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Cushion Report: Knowledge of Suffering

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I thought it'd be fun to put this in the claims to attainment. I'm claiming Knowledge of Suffering... yeah! say what?! emoticon

I'm not sure if there's much to report, though. I decided to put together a meditation schedule for my self-retreat this week in hopes that it would help with my continuity of practice, and I'd say it was very helpful. Sticking to the schedule allowed my mind to relax and just be in the moment. I also tried to focus on the fundamentals - seven factors of enlightenment, and just being mindful from moment to moment.

I spent a lot of time noting pain and suffering. I like the phrase "knowledge of suffering", because I think I gained a lot of experiential knowledge of suffering (for better or worse). Using Goenka-terminology, I think a "very deeeep rooted sankhara had risen to the surface to pass away."

On the afternoon of Day 2, similar to last weeks retreat, I hit the same wall of "psychosis". This time, however, I was much more calm, resisting less, and more deeply resolved to stay with the experience to the end. (I think the schedule and the focus on fundamentals helped here.) I explored it a bit more. It was like I was barely able to walk from one room to the other without holding on to the wall, muscles weak, and I was staring at everything with a sorta serial-killer stare. Not much more was functioning in my mind-body than feeble walking, staring, and this time a hint of mindfulness. Anyway, it lasted about an hour and then broke into what seemed like some low-level equanimity last night.

Anyway, that marks 4 weeks of 2 day self retreats each week. I may switch things up a bit now for the coming weeks. Also, this marks about one year since I finished my first reading of MCTB, sat a 10-day Goenka and got my (probably) first glimpse of equanimity nyana. I'd say the last year has been full of profound insights and growth. It took me about three months before I knew that I'd reached equanimity. Then, I think I spent another 6 months really exploring, enjoying and discovering what equanimity was all about, and then the last three months, I've started growing tired of equanimity and wanting the next step.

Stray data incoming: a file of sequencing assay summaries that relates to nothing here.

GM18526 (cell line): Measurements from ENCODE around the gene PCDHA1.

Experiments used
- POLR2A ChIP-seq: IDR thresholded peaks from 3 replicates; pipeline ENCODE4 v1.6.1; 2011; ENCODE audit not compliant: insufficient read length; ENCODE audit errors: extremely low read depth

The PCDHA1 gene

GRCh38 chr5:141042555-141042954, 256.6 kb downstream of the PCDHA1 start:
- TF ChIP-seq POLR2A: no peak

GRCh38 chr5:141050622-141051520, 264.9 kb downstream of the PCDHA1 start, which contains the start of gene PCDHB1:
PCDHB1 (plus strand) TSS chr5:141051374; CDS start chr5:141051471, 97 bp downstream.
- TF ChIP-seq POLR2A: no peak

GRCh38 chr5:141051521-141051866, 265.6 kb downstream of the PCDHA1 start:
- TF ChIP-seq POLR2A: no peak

I'm not sure what it'll take to get to the next step (stream entry) right now. If these two-day self retreats don't do the trick, I think I'll probably quit my job again next January and move back to a retreat center somewhere.

I don't have many more notes on my retreat, as I was actually spending more time just being mindful and less time reflecting on my experience, so I don't remember as much of it.

Oh, that suffering's a doosey! emoticon

- Danielemoticonemoticonemoticonemoticonemoticonemoticonemoticonemoticonemoticonemoticonemoticon

RE: Cushion Report: Knowledge of Suffering
Answer
9/4/10 10:08 PM as a reply to Daniel Johnson.
I'll say a little more about the Knowledge of Suffering I experienced in this recent retreat, since it wasn't just meant as a cute joke.

I had one moment in particular where I really just got on such a more profound level than ever before: "The suffering runs DEEP." Like, I think I had been trying to brush it off before as just the "dark night" or just some this or that. But, then it really hit me, this is real and it's profound. And, I don't say this to glorify it or anything. It wasn't a grandiose vision of suffering or melodramatic or anything, it was more of a "getting real" moment. And, along with this came the insight that everytime in the past when I noted suffering, or investigated suffering, there was always a subtle undercurrent of non-acceptance in that it was always being percieved in the context of going beyond suffering or being liberated from suffering, etc. This time, there wasn't such a sense of trying to change it or fix it or anything, it was more like a simple and peaceful: "whoa... suffering. oh... yeah... suffering."